• Stage V: One or both babies passed away in utero


The main procedure used to treat TTTS is fetoscopic laser ablation. It involves inserting a small camera called a fetoscope into the uterus through the mother’s abdomen along with a laser device that is used to destroy (or ablate) the placental blood vessels connecting the two twins. The procedure is done in the operating room under general anaesthesia. Risks of the procedure include preterm prelabor rupture of membranes (PPROM, where the amniotic sac breaks resulting in vaginal leakage of fluid), disruption of the membranes separating the two twins (which can result in entanglement of the umbilical cords of the two babies), and twin anemia polycythemia sequence (TAPS, discussed below).


Twin anemia polycythemia sequence (TAPS)

TAPS is a severe complication that affects monochorionic twins, as their shared placenta means that their circulatory systems are connected. You can think of TAPS as a ‘mild form of TTTS’ where the placental connections between the two twins are very small and therefore do not result in differences in fluid (as seen in TTTS) but instead in a very gradual difference in blood hemoglobin (or red blood cells). Red blood cells carry oxygen throughout our bodies to keep our organs functioning via a molecule called hemoglobin. Consequently, this condition is characterized by anemia in one of the twins (less red blood cells and too little hemoglobin to carry oxygen to the organs) and polycythemia (too many red blood cells and too much hemoglobin) in the other.


Spontaneous TAPS is reported in 3 to 6% of monochorionic diamniotic pregnancies. It can also very rarely occur in monozygotic dichorionic pregnancies if there are shared blood vessels between the two placentas. TAPS can also occur post-laser ablation for the treatment TTTS (discussed above) if the laser ablation leaves out small vessels that can allow for the exchange of red blood cells.

Risks of TAPS

The twin with polycythemia has lots of red blood cells which thickens the blood and makes it appear sludge-like. This can cause blood clots and damage the baby’s organs and brain if it stops blood from reaching them. The twin with anemia may develop heart failure. Both twins are at risk of passing away in-utero as a result of this condition. Long-term, there is also a higher risk of adverse neurodevelopmental outcomes.


Middle cerebral artery-peak systolic velocity (MCV-PSV) is a Doppler measurement that can diagnose anemia and polycythemia in utero. It is based on the idea that, in cases of anemia, the blood flow is more watery (less thick) and will therefore flow faster, the same way water flows faster than oil. Other ultrasound findings include difference in thickness and color of placenta with a clear demarcation between the twins’ territories, a large heart (cardiomegaly) and fluid overload (ascites) in the donor twin, and a certain appearance on the recipient twins’ liver on ultrasound called a starry sky.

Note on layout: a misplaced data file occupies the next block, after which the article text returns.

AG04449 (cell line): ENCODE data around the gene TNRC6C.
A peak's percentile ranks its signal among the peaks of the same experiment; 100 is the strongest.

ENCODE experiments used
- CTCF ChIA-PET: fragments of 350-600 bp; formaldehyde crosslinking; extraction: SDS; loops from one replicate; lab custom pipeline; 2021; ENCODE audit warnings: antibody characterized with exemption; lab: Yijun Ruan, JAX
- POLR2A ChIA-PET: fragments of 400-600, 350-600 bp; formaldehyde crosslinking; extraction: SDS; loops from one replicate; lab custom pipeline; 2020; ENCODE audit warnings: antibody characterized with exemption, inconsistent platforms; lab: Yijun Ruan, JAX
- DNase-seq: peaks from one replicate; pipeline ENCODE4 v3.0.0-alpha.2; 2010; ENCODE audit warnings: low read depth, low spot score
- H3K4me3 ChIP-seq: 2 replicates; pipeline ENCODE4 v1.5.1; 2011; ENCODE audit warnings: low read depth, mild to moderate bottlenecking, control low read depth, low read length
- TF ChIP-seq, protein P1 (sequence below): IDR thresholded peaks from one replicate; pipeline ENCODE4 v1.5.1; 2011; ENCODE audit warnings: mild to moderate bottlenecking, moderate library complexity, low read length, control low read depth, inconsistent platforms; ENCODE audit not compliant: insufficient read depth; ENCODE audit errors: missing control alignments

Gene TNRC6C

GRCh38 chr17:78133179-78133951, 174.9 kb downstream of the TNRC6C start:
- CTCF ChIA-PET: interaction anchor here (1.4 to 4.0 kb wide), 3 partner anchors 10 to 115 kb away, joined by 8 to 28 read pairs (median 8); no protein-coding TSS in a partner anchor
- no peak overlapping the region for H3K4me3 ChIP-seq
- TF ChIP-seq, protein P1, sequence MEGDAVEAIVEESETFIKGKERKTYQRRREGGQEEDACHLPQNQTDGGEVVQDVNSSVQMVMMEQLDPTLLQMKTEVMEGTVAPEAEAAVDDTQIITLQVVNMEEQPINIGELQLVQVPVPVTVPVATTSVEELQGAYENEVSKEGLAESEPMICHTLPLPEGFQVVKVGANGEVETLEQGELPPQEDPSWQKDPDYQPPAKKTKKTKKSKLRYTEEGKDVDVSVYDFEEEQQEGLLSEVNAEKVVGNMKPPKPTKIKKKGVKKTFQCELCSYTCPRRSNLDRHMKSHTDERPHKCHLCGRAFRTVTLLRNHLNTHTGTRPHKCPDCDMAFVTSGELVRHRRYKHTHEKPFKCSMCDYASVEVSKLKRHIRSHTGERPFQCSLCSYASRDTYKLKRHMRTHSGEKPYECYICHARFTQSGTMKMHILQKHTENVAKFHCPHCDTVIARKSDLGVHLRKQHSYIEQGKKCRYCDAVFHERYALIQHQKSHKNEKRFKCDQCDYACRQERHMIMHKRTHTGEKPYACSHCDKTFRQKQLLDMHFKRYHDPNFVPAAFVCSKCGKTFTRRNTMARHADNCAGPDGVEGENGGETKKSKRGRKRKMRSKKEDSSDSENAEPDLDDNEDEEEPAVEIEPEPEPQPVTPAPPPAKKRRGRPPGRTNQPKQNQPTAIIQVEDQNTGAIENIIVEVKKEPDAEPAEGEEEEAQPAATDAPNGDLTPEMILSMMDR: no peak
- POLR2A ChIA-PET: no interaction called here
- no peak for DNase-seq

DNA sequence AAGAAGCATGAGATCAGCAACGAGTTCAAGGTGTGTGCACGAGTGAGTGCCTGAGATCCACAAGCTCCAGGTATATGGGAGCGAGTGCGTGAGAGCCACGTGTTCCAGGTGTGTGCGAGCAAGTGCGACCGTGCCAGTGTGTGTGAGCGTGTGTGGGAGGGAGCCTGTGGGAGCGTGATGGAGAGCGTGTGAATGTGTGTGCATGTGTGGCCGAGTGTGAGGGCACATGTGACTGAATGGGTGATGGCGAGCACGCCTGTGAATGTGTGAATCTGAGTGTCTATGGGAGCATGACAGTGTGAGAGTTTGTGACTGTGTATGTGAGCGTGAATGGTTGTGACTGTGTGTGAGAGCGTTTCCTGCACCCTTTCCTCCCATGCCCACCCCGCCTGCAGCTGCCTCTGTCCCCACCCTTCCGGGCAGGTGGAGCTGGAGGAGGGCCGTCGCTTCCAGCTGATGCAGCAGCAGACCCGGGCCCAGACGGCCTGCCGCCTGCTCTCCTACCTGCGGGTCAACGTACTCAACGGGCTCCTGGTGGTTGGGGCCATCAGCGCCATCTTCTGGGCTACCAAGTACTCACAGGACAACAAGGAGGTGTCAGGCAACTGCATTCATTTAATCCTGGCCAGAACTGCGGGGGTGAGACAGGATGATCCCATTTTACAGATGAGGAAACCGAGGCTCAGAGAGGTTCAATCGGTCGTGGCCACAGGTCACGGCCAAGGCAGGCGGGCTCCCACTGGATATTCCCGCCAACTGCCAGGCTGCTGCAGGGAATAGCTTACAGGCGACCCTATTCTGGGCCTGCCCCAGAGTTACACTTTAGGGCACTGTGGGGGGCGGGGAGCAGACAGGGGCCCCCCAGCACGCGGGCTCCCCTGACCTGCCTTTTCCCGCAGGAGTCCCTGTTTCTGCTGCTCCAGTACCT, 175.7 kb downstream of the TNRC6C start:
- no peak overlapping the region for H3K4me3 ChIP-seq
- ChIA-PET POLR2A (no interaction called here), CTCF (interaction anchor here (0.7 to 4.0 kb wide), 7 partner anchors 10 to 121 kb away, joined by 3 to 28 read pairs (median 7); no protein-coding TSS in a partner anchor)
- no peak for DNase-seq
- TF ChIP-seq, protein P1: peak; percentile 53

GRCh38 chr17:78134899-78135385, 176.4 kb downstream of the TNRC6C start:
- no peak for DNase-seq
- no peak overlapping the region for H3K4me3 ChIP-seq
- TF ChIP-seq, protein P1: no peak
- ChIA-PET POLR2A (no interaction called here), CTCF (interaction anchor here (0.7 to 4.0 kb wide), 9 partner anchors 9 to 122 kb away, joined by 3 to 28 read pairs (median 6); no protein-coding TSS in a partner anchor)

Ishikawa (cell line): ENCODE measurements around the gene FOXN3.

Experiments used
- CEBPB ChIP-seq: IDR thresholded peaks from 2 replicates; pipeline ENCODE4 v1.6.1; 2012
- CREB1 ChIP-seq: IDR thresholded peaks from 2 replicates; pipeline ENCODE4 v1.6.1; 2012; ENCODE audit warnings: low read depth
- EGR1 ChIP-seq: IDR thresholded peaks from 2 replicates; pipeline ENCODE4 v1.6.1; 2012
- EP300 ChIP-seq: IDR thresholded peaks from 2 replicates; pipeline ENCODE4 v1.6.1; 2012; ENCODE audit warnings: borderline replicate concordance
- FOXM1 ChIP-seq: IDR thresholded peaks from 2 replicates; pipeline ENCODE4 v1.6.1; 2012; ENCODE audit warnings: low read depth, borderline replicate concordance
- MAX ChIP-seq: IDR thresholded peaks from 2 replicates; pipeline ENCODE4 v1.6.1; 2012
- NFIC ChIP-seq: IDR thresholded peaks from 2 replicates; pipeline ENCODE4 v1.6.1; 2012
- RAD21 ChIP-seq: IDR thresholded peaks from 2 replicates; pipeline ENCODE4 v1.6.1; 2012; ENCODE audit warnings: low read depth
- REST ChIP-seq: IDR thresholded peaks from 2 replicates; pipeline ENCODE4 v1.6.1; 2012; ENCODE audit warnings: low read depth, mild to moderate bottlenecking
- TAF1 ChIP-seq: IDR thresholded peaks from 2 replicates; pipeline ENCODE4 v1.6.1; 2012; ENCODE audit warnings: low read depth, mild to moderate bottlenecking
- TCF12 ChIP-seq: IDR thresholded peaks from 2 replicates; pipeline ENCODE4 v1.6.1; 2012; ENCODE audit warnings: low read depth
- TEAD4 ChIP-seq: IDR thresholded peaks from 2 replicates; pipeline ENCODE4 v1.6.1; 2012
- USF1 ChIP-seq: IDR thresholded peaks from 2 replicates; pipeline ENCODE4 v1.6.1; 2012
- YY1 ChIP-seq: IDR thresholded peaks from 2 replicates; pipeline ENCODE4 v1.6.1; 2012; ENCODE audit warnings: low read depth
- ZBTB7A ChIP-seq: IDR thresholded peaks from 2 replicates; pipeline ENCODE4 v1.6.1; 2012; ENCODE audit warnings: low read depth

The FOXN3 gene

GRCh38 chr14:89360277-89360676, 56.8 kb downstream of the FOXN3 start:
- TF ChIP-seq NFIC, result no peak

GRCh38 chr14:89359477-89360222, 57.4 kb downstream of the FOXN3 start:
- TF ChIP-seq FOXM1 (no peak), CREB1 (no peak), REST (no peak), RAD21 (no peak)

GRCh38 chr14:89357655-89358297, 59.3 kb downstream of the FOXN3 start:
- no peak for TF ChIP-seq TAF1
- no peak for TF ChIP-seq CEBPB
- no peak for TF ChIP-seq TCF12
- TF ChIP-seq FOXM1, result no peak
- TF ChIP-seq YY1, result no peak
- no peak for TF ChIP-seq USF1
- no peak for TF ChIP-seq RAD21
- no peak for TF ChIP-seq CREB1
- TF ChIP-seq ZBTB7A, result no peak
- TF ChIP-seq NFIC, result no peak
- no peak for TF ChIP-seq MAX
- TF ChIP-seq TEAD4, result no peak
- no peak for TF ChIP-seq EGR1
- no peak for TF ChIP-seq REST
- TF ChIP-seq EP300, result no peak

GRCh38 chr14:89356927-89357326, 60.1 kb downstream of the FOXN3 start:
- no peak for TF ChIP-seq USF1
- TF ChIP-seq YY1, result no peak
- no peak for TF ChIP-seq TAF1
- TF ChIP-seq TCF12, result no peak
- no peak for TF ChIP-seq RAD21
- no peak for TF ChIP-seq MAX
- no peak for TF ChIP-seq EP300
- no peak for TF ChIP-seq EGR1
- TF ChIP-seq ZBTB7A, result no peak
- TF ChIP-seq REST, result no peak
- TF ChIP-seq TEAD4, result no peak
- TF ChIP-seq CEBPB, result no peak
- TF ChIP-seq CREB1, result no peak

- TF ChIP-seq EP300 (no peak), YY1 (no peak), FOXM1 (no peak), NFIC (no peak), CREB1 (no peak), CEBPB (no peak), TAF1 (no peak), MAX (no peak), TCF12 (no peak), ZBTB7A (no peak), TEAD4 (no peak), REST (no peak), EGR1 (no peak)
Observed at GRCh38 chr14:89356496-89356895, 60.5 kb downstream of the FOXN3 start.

Sometimes the diagnosis is not made until after birth. At that time, TAPS may be suspected if one twin is very pale and the other is red (their respective side of the placenta will show the same colour imbalance). Blood testing can reveal that one twin is anemic and the other is polycythemic, and placental testing may show shared small blood vessels that allow unidirectional flow.

Management of TAPS depends on the stage:

  • Stage I: Difference in the MCA-PSV between the two twins is >0.5 MoM (a measurement); with no signs of the babies not doing well
  • Stage II: Difference in the MCA-PSV between the two twins is >0.7 MoM; with no signs of the babies not doing well
  • Stage III: Stage 1 or 2 findings plus heart failure in the donor or recipient twin
  • Stage IV: One or both babies passed away in utero


The treatment options in cases of TAPS involve fetoscopic laser ablation or intrauterine blood transfusion. Your obstetrician will help you make a decision on the best treatment option based on the stage of TAPS, your health, and the health of your babies.


Can I exercise?

There isn’t a lot of evidence to link restricting exercise and physical activity, or leaving work early, with preventing preterm labour in women pregnant with twins. However, some physicians recommend that women pregnant with twins should restrict physical exercise after 28 weeks.

We routinely monitor the length of your cervix during pregnancy. Having a cervical shortening increases the risk of preterm birth. In cases in which the cervix is found to be short or in the case of preterm contractions we will advise that you restrict physical activity.

Are there good online calculators for my pregnancy and determining potential due dates?